Version 3.1 - with GPU acceleration - released!19-Jun-2017
We are excited to announce the release of version 3.1. Code-named Big Smoke, it continues our whisky-based naming, and is also a reference to the cities of Edinburgh (Scotland) and San Francisco (USA). Why? Because the development of v.3.1 was funded, through a research project, by Google.
We are making this release available to coincide with the 9th International Workshop on Advanced Ground Penetrating Radar (IWAGPR2017) which we are hosting next week, 28-30 June. We look forward to discussing the release with participants at our pre-conference workshop, and delegates at the conference.
The most significant feature of this release is the ability for simulations to utilise general-purpose computing using graphics processing units (GPGPU). We have used NVIDIA's Compute-Unified Device Architecture (CUDA). Our testing on both consumer and data centre NVIDIA GPU cards has shown dramatic performance increases over our parallelised CPU (OpenMP) implementation.
For example, in the figure shown, a model with 400x400x400 = 64 Mcells could run up to 20 times faster on a NVIDIA TITAN X GPU than on 4 cores of a Intel® Core™ i7-4790K CPU. These types of speed improvement open up a lot of new opportunities and possibilites for FDTD simulations, not just for GPR!
You can read about how to use the GPU functionality and find full documentation in our User Guide. Please report any bugs with the code via the Issues feature on our GitHub page. For help and general advice on using the software visit our Google Group forum.
Highlight - Paper published in Computer Physics Communications27-Sep-2016
We are pleased to announce that our paper describing the new version of gprMax has been published in the journal of Computer Physics Communications. Some of the new advanced features of the software explained in the paper are: dispersive material simulation using multi-pole Debye, Drude or Lorenz expressions; realistic soil modelling; rough surface generation; and the ability to embed complex transducers and targets.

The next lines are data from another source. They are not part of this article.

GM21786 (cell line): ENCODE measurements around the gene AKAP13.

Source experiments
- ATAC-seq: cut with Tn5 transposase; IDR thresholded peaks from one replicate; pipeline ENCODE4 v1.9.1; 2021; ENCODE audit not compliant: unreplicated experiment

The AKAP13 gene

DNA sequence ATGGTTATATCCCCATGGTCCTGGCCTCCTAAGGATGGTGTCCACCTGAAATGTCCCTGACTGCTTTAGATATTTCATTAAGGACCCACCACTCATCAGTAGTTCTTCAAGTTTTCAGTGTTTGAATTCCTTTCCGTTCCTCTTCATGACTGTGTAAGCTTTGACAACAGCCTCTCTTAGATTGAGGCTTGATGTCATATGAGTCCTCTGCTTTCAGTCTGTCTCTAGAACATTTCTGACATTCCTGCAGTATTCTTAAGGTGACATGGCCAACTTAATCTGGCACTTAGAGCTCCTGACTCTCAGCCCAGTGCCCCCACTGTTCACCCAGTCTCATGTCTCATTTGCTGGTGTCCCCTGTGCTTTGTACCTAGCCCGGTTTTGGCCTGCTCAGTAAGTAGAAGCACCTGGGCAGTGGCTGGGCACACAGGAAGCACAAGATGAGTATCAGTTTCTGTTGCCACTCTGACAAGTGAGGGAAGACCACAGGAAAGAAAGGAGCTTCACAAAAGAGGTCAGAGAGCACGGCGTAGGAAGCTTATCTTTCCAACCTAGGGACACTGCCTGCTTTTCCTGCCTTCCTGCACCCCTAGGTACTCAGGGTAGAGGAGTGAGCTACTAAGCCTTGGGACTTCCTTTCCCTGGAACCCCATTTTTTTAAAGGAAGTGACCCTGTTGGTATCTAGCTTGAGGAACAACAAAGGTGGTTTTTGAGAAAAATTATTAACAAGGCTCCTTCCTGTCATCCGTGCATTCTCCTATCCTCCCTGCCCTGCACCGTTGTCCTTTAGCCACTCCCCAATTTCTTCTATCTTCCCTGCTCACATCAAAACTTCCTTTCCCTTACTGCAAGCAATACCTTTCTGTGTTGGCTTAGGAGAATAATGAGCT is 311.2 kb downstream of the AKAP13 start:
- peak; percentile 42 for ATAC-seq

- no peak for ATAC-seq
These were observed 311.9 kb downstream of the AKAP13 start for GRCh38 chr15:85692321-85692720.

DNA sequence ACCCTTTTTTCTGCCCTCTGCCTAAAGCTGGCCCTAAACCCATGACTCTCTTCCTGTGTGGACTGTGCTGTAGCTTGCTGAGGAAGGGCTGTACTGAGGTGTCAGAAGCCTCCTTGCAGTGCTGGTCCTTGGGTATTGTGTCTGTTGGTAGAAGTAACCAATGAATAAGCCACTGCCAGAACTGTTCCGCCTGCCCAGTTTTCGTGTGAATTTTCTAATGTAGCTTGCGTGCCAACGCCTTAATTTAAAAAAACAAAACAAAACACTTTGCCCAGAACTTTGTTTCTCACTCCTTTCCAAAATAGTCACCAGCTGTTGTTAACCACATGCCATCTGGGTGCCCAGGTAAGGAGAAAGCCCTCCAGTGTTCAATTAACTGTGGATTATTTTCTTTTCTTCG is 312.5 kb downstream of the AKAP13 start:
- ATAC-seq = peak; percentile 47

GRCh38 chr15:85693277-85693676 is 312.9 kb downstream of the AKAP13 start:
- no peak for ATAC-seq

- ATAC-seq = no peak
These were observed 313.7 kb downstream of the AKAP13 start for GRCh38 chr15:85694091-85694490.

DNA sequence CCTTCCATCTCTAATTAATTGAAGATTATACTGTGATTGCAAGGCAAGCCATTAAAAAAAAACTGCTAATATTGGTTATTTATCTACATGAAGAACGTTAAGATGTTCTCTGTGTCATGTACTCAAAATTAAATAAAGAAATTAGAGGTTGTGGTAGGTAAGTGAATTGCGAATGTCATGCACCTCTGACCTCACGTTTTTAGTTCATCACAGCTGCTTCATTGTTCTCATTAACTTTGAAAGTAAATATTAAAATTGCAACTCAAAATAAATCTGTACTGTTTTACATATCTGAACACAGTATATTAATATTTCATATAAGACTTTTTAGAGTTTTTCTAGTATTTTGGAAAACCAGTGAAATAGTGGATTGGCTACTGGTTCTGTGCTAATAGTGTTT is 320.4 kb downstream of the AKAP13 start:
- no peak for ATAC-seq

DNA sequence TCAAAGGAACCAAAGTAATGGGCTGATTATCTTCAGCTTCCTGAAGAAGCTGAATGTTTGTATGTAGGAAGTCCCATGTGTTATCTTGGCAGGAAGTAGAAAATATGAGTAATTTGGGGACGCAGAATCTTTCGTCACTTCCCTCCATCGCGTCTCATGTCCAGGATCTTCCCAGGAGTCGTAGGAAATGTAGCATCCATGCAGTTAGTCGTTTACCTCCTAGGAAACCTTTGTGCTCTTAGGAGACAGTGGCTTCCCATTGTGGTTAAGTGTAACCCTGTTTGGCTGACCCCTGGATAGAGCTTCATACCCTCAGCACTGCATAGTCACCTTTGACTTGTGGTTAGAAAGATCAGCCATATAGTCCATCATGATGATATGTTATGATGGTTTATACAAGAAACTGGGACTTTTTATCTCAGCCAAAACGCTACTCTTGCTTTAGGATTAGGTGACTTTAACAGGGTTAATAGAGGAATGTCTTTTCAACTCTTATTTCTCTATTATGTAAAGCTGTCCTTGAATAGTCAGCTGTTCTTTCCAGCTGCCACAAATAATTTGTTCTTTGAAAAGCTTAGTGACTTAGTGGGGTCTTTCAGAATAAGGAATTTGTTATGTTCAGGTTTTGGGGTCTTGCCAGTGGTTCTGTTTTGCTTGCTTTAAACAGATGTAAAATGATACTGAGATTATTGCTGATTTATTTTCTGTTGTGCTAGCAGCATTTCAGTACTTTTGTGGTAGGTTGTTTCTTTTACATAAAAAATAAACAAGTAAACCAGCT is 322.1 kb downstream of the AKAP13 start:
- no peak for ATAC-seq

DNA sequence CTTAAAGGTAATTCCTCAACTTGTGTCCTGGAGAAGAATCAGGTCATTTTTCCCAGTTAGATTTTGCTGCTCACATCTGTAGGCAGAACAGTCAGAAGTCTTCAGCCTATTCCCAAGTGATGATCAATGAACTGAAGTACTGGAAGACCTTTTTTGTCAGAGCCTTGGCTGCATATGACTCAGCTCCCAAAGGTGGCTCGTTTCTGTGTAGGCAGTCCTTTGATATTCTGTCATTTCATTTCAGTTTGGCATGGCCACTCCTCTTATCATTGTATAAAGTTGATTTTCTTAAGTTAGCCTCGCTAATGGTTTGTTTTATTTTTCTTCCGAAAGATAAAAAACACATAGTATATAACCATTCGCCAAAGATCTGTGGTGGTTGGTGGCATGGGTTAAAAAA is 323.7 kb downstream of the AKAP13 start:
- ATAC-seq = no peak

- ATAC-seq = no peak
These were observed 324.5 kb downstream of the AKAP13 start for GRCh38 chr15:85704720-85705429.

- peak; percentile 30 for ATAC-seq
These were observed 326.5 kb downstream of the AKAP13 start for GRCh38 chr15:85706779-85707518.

The paper is open-access and we would appreciate that if you use gprMax and publish your work, you would cite this new paper.
Have a look/listen to the audioslides (~5mins) which briefly explain GPR and gprMax and describe the key features of the paper.
GPR Imaging Challenge24-May-2017
The 9th International Workshop on Advanced Ground Penetrating Radar (IWAGPR 2017) is being hosted by the School of Engineering at the University of Edinburgh. We have therefore decided to design what we believe to be a realistic 3D GPR model which we think offers a challenge for testing GPR processing, imaging, and inversion algorithms. Before releasing information on the detailed construction and composition of this model (to be used by the GPR research community) we would like to offer the modelled data as an imaging and interpretation challenge to GPR researchers. We have scheduled a session in the IWAGPR2017 conference programme, in which we hope some results can be presented. The dataset and a full set of instructions can be found at our GitHub repository.
Featured project on spectral soil properties02-Aug-2016
The latest in our series of showcased projects is by Markus Loewer from the Leibniz Institute for Applied Geophysics in Germany. Markus was the GPR2016 Young Scientist winner, and is using the new dispersive material modelling capabilities to create multi-pole Debye models to accurately simulate the frequency-dependent dielectric properties of different soils. Read more about it in the projects section.
Screencasts & videos13-Jul-2016
We have added some screencasts and videos to our YouTube channel. There are screencasts to help new users with installing and updating gprMax. We have also created videos, like the one shown here, that demonstrate how electromagnetic fields propagate in different environments. These are fairly simple 2D models but, nevertheless, are educational and provide some useful insight. We will be adding videos of more complex simulations as well as screencasts of guided example models. You can find a list of all the screencasts & videos in the User Guide.
GPR2016 Young Scientist winner16-Jun-2016